France’s Fonds de Réserve pour les Retraites (FRR) plans to raise its exposure to emerging markets equity and is open to new ways of investing in Asia, although it has hit the limit on its allocation to return-seeking assets – namely, 55% of its €36 billion ($41 billion) portfolio.

Like other asset owners faced with today’s uncertain and volatile markets, the pension reserve fund currently is strongly focused on diversifying its portfolio.

However, its exposure to Asia is still relatively small.

So 'when should the fund invest more in emerging market stocks?' is a key question facing the state-funded agency, executive director Olivier Rousseau told AsianInvestor.

FRR’s emerging markets equity allocation has been broadly stable at 6% of total assets, but Rousseau expects it to rise over time. This will presumably mean redeploying money from elsewhere in the portfolio, given that the fund is at its ceiling on return-seeking assets, which includes equities.

“We’ve been tempted to [raise our emerging markets exposure in light of the recent drop in shares], but we have held off,” said Rousseau. “And so far, unfortunately, we’ve been right because the market has gone from bad to worse.”

Olivier Rousseau

Emerging market stock prices, as represented by the MSCI Emerging Markets Index, had fallen by 23% as of end-November since peaking on January 26, after a stellar 2017.  And as Rousseau pointed out, Asia accounts for some 70% of the index. 

He said the woes in emerging markets were mostly down to worries about China’s economic growth. If investors take the view that the Chinese authorities have decided to support the economy to push the growth rate back up, he added, “the rally in emerging markets will happen”.

Rousseau, who is also chair of FRR’s asset manager selection committee, said emerging market,  eurozone and Japanese stocks all looked attractive relative to US share prices.

GOING MORE GRANULAR?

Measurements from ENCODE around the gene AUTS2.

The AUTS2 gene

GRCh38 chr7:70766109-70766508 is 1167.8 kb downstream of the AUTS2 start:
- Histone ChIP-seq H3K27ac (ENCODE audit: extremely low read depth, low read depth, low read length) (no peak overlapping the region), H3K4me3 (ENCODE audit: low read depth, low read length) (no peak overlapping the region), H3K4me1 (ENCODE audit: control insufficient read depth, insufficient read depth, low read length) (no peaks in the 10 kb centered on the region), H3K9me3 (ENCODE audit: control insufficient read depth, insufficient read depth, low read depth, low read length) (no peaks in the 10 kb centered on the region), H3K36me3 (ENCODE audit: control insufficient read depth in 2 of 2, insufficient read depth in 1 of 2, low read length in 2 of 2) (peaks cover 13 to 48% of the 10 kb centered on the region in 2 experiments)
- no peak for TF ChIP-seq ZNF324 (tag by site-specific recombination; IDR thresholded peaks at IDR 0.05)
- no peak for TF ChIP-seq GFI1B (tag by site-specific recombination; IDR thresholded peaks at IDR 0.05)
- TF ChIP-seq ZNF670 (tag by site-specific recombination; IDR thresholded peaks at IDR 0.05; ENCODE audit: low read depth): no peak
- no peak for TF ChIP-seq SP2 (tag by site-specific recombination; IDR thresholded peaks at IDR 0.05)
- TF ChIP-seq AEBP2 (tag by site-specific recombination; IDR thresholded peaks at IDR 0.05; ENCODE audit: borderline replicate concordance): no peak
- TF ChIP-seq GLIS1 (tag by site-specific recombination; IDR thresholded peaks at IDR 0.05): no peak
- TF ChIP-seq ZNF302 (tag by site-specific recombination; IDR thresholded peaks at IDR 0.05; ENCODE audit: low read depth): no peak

At present FRR approaches global emerging market equities as a whole, Rousseau said, but it might at some point employ a more granular approach – or a sub-regional focus – in respect of countries like China.

“But we see no urgency to do that,” he noted. “We don’t have so much time available to do everything at the same time, and we don’t see this as a priority. It’s a possible evolution in the coming years.”

FRR, which must outsource all its investments to external managers, is also constrained by the fact that it cannot hold emerging market securities directly. Hence, it invests in emerging market bonds and stocks via mutual funds rather than mandates.

When it comes to developed market equities in Asia, FRR approaches Japan separately from the rest of the region. 

Its Japanese equity portfolio stands at around €700 million and is run by Capital International, JP Morgan Asset Management and Schroders. That said, the five-year mandate will expire at the end of next year, so FRR will be inviting asset managers to bid for the mandates in January.

Meanwhile, to obtain its developed markets equity exposure in Asia-Pacific ex-Japan, the French fund applies factor strategies and environmental, social and governance (ESG) investment criteria.

It does so via a €300 million smart-beta composite replication mandate, with ESG integration and carbon reduction applied by the manager.

FRR expects the manager to improve the ESG marks on the portfolio and reduce the mandate’s carbon footprint by a target of 50% compared with the normal index.

The upcoming December/January issue of AsianInvestor magazine will feature an extended interview with Olivier Rousseau.